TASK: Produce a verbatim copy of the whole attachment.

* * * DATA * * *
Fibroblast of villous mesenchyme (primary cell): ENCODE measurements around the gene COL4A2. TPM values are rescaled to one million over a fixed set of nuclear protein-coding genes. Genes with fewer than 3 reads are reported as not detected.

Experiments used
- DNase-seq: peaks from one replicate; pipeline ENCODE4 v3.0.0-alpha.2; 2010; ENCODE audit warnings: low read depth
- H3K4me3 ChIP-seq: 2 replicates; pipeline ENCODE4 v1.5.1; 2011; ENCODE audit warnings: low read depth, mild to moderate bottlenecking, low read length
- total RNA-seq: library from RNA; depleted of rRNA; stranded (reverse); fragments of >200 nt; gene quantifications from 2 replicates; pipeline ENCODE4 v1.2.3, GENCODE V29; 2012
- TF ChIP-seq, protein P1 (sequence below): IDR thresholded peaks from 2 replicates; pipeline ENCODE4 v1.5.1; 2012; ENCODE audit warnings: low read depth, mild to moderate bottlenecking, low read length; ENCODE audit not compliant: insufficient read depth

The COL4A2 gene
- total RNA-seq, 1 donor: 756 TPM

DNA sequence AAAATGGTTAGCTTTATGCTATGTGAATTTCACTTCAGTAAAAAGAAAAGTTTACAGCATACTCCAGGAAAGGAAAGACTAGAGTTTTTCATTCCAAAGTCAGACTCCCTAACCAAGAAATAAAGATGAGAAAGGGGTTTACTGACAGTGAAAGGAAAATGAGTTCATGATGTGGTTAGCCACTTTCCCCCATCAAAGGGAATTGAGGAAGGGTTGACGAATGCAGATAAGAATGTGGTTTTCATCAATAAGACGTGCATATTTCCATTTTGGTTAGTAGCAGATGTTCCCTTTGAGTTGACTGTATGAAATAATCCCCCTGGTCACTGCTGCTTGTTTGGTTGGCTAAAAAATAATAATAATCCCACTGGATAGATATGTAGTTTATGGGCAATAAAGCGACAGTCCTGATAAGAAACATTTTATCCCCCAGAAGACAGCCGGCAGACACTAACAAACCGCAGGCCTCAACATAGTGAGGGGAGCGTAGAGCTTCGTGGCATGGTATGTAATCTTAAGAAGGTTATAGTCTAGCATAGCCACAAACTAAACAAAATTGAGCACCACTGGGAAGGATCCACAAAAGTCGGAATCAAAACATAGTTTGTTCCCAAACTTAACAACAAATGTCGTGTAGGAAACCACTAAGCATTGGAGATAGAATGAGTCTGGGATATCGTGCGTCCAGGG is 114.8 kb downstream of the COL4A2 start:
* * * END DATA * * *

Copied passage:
Fibroblast of villous mesenchyme (primary cell): ENCODE measurements around the gene COL4A2. TPM values are rescaled to one million over a fixed set of nuclear protein-coding genes. Genes with fewer than 3 reads are reported as not detected.

Experiments used
- DNase-seq: peaks from one replicate; pipeline ENCODE4 v3.0.0-alpha.2; 2010; ENCODE audit warnings: low read depth
- H3K4me3 ChIP-seq: 2 replicates; pipeline ENCODE4 v1.5.1; 2011; ENCODE audit warnings: low read depth, mild to moderate bottlenecking, low read length
- total RNA-seq: library from RNA; depleted of rRNA; stranded (reverse); fragments of >200 nt; gene quantifications from 2 replicates; pipeline ENCODE4 v1.2.3, GENCODE V29; 2012
- TF ChIP-seq, protein P1 (sequence below): IDR thresholded peaks from 2 replicates; pipeline ENCODE4 v1.5.1; 2012; ENCODE audit warnings: low read depth, mild to moderate bottlenecking, low read length; ENCODE audit not compliant: insufficient read depth

The COL4A2 gene
- total RNA-seq, 1 donor: 756 TPM

DNA sequence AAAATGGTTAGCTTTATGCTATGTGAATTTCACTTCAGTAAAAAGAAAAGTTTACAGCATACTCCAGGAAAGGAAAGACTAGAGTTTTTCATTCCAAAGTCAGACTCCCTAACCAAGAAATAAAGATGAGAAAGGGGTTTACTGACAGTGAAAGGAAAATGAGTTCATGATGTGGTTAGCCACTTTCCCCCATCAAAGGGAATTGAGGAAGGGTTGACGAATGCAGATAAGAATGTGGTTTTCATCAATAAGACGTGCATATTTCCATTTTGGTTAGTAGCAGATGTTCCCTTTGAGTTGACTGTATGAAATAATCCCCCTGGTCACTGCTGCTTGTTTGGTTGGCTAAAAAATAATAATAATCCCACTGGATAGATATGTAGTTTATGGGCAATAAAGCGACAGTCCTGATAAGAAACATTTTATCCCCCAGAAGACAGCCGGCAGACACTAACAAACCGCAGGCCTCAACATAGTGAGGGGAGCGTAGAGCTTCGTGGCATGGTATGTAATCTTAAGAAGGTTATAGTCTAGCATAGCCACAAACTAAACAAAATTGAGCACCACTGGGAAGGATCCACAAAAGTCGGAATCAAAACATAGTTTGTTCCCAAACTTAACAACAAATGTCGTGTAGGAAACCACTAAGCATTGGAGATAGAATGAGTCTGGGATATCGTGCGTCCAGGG is 114.8 kb downstream of the COL4A2 start: